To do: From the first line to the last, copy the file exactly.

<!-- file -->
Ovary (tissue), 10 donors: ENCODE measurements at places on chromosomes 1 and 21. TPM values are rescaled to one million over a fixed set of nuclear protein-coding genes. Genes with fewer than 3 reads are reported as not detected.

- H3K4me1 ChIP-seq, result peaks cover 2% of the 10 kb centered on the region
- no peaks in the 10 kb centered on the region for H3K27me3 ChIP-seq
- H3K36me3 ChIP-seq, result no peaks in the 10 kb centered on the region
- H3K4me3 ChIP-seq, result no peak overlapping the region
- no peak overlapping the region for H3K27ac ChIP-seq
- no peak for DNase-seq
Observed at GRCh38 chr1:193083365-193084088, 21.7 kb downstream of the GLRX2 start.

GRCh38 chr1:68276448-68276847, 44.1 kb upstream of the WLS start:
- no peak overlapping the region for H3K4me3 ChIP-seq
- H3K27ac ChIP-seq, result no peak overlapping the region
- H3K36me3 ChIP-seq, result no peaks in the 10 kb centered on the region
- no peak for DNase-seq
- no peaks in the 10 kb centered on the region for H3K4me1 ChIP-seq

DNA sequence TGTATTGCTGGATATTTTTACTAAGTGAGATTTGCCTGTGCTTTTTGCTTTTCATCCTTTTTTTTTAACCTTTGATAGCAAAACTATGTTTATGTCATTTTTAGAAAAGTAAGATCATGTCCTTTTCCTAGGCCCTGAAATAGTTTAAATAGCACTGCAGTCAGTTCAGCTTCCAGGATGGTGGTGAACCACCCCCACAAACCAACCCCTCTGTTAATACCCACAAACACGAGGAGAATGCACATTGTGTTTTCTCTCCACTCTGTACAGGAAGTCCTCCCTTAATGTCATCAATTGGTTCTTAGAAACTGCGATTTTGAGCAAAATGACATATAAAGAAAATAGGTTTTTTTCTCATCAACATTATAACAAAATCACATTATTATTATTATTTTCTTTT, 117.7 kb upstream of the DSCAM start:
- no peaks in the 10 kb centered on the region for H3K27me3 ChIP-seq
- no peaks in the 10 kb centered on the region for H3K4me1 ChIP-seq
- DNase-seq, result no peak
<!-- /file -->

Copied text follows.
Ovary (tissue), 10 donors: ENCODE measurements at places on chromosomes 1 and 21. TPM values are rescaled to one million over a fixed set of nuclear protein-coding genes. Genes with fewer than 3 reads are reported as not detected.

- H3K4me1 ChIP-seq, result peaks cover 2% of the 10 kb centered on the region
- no peaks in the 10 kb centered on the region for H3K27me3 ChIP-seq
- H3K36me3 ChIP-seq, result no peaks in the 10 kb centered on the region
- H3K4me3 ChIP-seq, result no peak overlapping the region
- no peak overlapping the region for H3K27ac ChIP-seq
- no peak for DNase-seq
Observed at GRCh38 chr1:193083365-193084088, 21.7 kb downstream of the GLRX2 start.

GRCh38 chr1:68276448-68276847, 44.1 kb upstream of the WLS start:
- no peak overlapping the region for H3K4me3 ChIP-seq
- H3K27ac ChIP-seq, result no peak overlapping the region
- H3K36me3 ChIP-seq, result no peaks in the 10 kb centered on the region
- no peak for DNase-seq
- no peaks in the 10 kb centered on the region for H3K4me1 ChIP-seq

DNA sequence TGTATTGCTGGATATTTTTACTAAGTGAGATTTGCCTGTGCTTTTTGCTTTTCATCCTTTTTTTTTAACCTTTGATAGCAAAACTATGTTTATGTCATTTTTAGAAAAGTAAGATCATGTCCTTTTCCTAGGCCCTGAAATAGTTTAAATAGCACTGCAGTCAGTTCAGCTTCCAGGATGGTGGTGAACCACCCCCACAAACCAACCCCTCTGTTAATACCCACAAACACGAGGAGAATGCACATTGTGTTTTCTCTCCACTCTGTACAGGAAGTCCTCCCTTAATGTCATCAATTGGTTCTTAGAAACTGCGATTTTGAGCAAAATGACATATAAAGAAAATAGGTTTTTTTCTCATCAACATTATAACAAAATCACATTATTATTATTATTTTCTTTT, 117.7 kb upstream of the DSCAM start:
- no peaks in the 10 kb centered on the region for H3K27me3 ChIP-seq
- no peaks in the 10 kb centered on the region for H3K4me1 ChIP-seq
- DNase-seq, result no peak